Background: As a result of the rapid expansion of anthropogenic activities, particularly in the aquatic ecosystem, environmental pollution has escalated in recent decades. Under a variety of harsh environmental conditions, marine creatures can be subject to oxidative stress, which causes changes in metabolic components that can be measured to determine the health status of the organism.
The goal of this study is to monitor the effect of Naphthalene on bivalve mussels and to use a large number of biomakers to uncover distinct and distinctive patterns. In order to comprehend the changes in marker enzymes in P. viridis haemolymph, gill, and digestive gland, the green mussels Perna viridis were subjected to naphthalene.
Green mussels were exposed to naphthalene for 28 days in order to examine biomarker alterations. Acid phosphatase (ACP) and alkaline phosphatase (ALP), alanine transaminase (ALT), and aspartate transaminase activity (AST) were measured in mussels P. viridis haemolymph, gill, and digestive gland. After 28 days of naphthalene exposure, the haemolymph had significantly increased levels of all marker enzymes. Marker enzymes were inhibited in the gill and digestive gland, and all of the marker enzymes in the haemolymph, gill, and digestive gland were concentration dependent in the majority of cases. The alterations in marker enzymes found in P. viridis haemolymph and the other two tissues were statistically significant.
Conclusions: The current study found a significant relationship between all biomarkers examined in mussels exposed to naphthalene. Overall, the results show that when compared to tissues, haemolypmh is the most sensitive component to naphthalene exposure, and it might be used as a bioindicator of organic pollution exposure.
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Backgrounds: Environmental contamination has increased dramatically in recent decades as a result of an increase in anthropogenic activities, particularly in the aquatic ecosystem. Under a range of harsh environmental conditions, marine organisms can be susceptible to oxidative stress.
The goal of this study is to find individual and distinct patterns of Perna viridis reactions to naphthalene using a wide variety of biomarkers, in order to better understand the changes in oxidative stress and antioxidant defence that occur in the bivalve P. viridis after exposure to naphthalene.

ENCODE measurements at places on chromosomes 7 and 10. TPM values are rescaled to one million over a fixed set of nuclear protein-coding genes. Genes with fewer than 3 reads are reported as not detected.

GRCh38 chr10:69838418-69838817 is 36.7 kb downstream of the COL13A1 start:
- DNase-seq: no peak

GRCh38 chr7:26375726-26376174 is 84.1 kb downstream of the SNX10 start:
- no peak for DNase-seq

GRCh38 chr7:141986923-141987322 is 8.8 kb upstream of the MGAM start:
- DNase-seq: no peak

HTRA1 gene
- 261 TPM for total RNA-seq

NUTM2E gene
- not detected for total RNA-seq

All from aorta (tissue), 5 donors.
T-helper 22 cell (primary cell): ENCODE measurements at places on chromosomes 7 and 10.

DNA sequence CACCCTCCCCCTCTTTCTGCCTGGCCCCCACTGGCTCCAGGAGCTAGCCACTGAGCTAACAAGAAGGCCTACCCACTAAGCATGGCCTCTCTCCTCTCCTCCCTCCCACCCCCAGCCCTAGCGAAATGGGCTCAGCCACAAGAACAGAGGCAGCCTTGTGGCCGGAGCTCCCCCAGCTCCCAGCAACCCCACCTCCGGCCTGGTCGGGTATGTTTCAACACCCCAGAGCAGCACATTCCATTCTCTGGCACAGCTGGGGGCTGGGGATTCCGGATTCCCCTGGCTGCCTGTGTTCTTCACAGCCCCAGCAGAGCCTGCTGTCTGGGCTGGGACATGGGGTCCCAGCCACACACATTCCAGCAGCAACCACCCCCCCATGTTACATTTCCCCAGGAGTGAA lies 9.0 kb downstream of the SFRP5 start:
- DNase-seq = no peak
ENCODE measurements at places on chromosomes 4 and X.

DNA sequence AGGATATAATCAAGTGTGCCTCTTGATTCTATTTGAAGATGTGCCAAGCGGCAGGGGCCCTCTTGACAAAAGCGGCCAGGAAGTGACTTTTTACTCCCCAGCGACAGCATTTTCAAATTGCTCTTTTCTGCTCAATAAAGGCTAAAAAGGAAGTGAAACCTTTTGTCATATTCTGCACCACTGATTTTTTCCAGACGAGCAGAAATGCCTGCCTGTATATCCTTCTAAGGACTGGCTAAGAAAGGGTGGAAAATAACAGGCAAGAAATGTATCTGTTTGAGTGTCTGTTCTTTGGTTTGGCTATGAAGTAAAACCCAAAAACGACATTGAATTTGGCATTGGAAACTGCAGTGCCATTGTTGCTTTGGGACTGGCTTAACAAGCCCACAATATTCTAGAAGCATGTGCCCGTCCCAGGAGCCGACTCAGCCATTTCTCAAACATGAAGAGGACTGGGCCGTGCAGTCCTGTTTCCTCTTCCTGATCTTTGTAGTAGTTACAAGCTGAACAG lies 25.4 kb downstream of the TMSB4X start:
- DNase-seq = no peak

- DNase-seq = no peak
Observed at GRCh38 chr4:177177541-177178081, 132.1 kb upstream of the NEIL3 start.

The mussels were exposed to naphthalene for 14 days to assess changes in oxidative stress and antioxidant defence. For oxidative stress markers, the levels of lipid peroxidation (LPO) and carbonyls protein (CP) were examined. Superoxide dismutase (SOD), catalase (CAT), and glutathione peroxidase (GPx) are antioxidant defence enzymes that were evaluated as part of the study.
After 14 days of naphthalene exposure, the haemolymph includes considerably more carbonyls, proteins, and lipid peroxidation. In the haemolymph of mussels exposed to very low levels of naphthalene for 14 days, a number of antioxidant defence enzymes, including superoxide dismutase, catalase, and glutathione peroxidase, were regulated. When exposed to naphthalene, antioxidant defence activities were changed. Conclusions: The current study showed a significant association between oxidative stress and antioxidant defences in mussels exposed to naphthalene. Overall, the findings reveal that haemolypmh is the component most vulnerable to oxidative damage, suggesting that antioxidant enzyme activity in P. viridis could be employed as a bioindicator of organic pollution exposure.
Please see the link :- http://mbimph.com/index.php/UPJOZ/article/view/2624
Chronic exposure of the freshwater fish Rasbora daniconius to Naphthalene showed bioaccumulation in varying concentrations in the gill, liver, intestine and kidney tissues. The extent of bioaccumulation of Naphthalene was assessed with the help of GCMS in terms of wet weight of tissue. Maximum bioaccumulation of Naphthalene was found in intestine tissue, to the extent of 0.33 μg g-1 wet weight of tissue, followed by kidney, gills and liver. Bioaccumulation found in the tissues of fish indicates the possibility of biomagnifications across various trophic levels of food chain and a possible ultimate effect upon human health.
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